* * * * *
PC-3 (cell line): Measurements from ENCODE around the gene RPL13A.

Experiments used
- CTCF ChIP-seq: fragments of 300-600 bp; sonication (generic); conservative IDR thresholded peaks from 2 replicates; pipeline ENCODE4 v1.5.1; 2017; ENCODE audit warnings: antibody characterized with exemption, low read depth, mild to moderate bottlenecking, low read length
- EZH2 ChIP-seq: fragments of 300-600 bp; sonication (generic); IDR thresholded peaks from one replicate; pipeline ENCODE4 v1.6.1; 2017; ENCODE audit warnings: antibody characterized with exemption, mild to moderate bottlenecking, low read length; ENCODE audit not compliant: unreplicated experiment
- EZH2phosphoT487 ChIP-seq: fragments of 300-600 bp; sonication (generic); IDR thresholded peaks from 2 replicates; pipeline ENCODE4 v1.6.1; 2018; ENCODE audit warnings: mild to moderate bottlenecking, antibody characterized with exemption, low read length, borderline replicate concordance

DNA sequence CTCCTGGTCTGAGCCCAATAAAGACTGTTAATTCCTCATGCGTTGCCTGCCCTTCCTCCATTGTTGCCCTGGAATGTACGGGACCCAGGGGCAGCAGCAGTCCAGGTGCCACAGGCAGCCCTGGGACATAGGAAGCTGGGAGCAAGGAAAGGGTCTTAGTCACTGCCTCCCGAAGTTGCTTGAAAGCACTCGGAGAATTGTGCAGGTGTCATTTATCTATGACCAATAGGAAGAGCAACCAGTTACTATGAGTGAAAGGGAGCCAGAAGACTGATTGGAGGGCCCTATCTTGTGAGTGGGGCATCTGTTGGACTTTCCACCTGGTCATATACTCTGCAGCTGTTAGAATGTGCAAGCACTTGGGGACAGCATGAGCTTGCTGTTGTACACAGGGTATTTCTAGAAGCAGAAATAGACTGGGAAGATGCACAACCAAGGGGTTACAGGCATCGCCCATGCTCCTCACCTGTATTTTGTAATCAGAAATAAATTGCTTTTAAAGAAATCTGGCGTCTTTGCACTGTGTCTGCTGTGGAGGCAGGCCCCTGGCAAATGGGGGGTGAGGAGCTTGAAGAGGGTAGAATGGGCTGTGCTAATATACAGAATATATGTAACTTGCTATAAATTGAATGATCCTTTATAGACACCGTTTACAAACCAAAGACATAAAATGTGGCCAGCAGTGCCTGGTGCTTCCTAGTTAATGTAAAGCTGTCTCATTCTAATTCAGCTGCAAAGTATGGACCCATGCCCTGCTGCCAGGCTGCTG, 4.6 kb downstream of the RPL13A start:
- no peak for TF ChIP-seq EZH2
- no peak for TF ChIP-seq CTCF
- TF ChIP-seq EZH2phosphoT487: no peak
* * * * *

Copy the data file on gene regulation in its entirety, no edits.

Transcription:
PC-3 (cell line): Measurements from ENCODE around the gene RPL13A.

Experiments used
- CTCF ChIP-seq: fragments of 300-600 bp; sonication (generic); conservative IDR thresholded peaks from 2 replicates; pipeline ENCODE4 v1.5.1; 2017; ENCODE audit warnings: antibody characterized with exemption, low read depth, mild to moderate bottlenecking, low read length
- EZH2 ChIP-seq: fragments of 300-600 bp; sonication (generic); IDR thresholded peaks from one replicate; pipeline ENCODE4 v1.6.1; 2017; ENCODE audit warnings: antibody characterized with exemption, mild to moderate bottlenecking, low read length; ENCODE audit not compliant: unreplicated experiment
- EZH2phosphoT487 ChIP-seq: fragments of 300-600 bp; sonication (generic); IDR thresholded peaks from 2 replicates; pipeline ENCODE4 v1.6.1; 2018; ENCODE audit warnings: mild to moderate bottlenecking, antibody characterized with exemption, low read length, borderline replicate concordance

DNA sequence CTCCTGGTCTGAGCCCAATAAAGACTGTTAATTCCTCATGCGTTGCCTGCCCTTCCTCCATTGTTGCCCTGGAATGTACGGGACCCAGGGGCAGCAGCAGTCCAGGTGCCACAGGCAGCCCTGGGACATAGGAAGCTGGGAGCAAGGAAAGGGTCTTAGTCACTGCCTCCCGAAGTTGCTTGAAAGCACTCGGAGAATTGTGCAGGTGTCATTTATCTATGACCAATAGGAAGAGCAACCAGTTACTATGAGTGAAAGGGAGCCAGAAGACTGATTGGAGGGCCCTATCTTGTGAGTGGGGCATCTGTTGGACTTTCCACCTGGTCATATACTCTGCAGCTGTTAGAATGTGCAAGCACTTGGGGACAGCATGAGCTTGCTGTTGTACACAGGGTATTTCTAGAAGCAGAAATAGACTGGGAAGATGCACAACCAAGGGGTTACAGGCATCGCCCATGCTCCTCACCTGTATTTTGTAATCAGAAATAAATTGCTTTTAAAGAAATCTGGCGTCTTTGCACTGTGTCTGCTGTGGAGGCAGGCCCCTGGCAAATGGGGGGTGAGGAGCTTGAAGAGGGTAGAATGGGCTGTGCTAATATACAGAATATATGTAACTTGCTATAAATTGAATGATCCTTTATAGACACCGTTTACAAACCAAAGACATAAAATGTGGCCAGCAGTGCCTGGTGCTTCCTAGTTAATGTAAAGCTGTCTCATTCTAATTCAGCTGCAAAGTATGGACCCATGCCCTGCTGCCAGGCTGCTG, 4.6 kb downstream of the RPL13A start:
- no peak for TF ChIP-seq EZH2
- no peak for TF ChIP-seq CTCF
- TF ChIP-seq EZH2phosphoT487: no peak